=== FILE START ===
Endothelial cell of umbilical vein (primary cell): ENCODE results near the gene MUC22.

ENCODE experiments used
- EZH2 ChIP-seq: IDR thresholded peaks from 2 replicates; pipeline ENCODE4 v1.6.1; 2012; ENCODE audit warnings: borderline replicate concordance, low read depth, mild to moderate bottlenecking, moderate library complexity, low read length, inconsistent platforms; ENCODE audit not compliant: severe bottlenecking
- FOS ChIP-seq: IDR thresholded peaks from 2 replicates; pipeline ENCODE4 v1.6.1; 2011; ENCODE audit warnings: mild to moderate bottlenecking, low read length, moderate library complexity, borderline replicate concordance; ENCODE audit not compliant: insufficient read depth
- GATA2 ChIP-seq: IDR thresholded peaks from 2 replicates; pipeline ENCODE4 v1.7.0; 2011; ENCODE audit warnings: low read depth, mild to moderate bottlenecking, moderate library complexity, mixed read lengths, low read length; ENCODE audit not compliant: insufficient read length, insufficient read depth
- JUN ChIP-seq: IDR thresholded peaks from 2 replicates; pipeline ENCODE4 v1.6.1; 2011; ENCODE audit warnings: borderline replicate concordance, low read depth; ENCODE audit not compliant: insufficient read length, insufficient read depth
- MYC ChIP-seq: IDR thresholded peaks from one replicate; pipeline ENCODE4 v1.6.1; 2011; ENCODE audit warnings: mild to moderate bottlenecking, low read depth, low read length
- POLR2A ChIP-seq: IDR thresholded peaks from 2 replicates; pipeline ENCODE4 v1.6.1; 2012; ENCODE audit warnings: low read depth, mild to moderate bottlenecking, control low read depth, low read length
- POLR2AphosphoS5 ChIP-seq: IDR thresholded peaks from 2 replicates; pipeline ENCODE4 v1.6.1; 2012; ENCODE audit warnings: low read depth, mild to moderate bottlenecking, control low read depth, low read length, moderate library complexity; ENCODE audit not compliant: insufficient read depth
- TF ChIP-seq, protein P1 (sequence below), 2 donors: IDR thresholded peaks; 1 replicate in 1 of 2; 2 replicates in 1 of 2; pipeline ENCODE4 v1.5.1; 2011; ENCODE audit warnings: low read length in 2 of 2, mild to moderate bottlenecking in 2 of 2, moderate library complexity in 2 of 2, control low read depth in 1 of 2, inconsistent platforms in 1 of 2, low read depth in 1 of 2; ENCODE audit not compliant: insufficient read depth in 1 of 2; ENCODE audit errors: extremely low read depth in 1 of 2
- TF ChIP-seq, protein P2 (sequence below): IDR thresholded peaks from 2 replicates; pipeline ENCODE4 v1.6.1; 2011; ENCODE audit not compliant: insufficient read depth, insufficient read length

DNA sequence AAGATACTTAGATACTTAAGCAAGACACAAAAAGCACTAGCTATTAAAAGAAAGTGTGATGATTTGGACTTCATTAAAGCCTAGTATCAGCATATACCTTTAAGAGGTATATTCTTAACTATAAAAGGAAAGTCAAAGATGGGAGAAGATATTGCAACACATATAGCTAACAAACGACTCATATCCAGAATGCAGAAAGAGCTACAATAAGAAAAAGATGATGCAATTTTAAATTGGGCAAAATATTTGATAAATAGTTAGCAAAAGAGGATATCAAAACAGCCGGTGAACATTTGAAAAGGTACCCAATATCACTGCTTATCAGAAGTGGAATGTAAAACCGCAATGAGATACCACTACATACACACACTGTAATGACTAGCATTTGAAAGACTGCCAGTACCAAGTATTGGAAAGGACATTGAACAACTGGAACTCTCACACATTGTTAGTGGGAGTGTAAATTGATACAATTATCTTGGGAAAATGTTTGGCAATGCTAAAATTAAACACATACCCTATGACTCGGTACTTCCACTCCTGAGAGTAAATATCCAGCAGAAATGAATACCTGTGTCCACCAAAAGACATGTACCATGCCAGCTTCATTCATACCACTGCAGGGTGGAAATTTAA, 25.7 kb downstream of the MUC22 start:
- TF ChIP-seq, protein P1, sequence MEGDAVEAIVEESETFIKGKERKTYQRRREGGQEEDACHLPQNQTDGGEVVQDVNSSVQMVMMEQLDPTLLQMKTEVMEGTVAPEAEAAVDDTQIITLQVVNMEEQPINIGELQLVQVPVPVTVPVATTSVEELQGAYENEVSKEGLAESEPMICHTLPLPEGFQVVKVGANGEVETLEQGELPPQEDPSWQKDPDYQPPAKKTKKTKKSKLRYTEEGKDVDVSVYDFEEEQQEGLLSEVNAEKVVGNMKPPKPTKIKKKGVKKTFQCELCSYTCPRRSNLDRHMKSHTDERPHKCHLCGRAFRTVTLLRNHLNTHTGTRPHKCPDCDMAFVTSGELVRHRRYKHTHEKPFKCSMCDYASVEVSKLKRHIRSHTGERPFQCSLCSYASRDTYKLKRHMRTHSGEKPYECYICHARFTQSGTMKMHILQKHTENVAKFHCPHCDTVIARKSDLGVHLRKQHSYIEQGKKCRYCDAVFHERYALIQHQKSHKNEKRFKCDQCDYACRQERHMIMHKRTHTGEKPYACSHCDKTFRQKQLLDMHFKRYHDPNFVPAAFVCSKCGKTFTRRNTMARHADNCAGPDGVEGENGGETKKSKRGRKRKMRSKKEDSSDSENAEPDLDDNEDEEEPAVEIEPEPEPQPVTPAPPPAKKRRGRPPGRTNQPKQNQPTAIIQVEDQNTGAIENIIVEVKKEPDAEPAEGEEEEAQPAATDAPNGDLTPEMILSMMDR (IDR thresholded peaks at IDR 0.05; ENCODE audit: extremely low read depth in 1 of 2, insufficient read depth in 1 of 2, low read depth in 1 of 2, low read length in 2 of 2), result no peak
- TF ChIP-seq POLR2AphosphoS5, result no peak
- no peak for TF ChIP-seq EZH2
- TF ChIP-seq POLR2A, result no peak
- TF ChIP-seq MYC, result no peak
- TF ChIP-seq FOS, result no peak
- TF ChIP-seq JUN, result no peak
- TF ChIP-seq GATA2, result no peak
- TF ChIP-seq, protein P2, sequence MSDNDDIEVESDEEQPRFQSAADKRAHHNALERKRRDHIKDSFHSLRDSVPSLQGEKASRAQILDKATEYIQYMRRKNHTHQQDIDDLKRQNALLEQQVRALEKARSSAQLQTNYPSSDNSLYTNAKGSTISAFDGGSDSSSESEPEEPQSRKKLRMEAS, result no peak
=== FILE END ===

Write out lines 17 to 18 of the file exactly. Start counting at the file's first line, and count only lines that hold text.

- TF ChIP-seq MYC, result no peak
- TF ChIP-seq FOS, result no peak